Al Franken wishes mightily he hadn't resigned as U.S. Senator in wake of sexual misconduct allegations ... saying he should have put up a fight because he denies he did anything wrong.
The former Senator from Minnesota told The New Yorker he can't go anywhere without people telling him he should NOT have resigned back in December 2017. Franken says, in retrospect, he should have appeared before the Senate Ethics Committee to keep his job.
Franken put some U.S. Senators in his crosshairs, saying they pressured him to resign without due process. At the time, Chuck Schumer and Kirsten Gillibrand were spearheading the calls for him to resign.
As we reported ... at least 7 women came forward accusing Franken of sexual misconduct. Radio host Leeann Tweeden was first to accuse him in November 2018 ... posting a photo allegedly showing he groped her and also sexually harassed her during a USO trip in 2006.
Franken says the photo with Tweeden was taken out of context, after people asked him to take a photo, and it was one of many shots of him "goofing around." He acknowledges he should never have done it because Leeann was asleep and did not give consent. But, he does say, her version of events "is just not true."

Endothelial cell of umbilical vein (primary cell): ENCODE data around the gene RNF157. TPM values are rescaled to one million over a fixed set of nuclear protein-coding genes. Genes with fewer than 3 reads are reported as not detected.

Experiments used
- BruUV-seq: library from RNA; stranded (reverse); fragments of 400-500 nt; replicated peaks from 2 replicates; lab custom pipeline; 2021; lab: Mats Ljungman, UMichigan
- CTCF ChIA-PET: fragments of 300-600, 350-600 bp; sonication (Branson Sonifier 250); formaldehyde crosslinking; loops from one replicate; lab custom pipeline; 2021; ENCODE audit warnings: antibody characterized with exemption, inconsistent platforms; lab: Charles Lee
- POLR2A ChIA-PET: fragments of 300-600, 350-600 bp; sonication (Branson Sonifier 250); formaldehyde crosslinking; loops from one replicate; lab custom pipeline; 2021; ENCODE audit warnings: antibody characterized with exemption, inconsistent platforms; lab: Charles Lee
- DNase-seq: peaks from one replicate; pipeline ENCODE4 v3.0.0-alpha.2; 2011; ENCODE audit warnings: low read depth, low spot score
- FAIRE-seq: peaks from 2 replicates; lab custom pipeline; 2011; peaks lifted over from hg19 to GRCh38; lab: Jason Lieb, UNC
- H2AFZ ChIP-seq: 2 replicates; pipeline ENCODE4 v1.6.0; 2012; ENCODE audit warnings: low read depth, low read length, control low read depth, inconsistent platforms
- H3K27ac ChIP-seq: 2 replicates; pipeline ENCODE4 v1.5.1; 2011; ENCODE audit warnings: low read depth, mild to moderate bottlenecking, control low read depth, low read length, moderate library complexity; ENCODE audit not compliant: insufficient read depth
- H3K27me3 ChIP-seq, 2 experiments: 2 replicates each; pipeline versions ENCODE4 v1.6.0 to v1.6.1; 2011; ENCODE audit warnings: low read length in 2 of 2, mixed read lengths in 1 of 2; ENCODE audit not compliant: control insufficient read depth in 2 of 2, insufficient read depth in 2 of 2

Franken says after he resigned he became clinically depressed and needed medication.
More accusers later came forward ... claiming everything from unwanted groping to attempts of forcible kissing, all of which he denies. Franken -- a rising star in Washington and a fiercely effective critic of the Trump administration -- apologized time and again ... but many still called for him to step down.
When he stepped down, Franken took a parting shot at President Trump and former U.S. Senate candidate Roy Moore saying, "I am leaving while a man who has bragged on tape about his history of sexual assault sits in the Oval Office, and a man who has repeatedly preyed on young girls campaigns for the Senate with the full support of his party."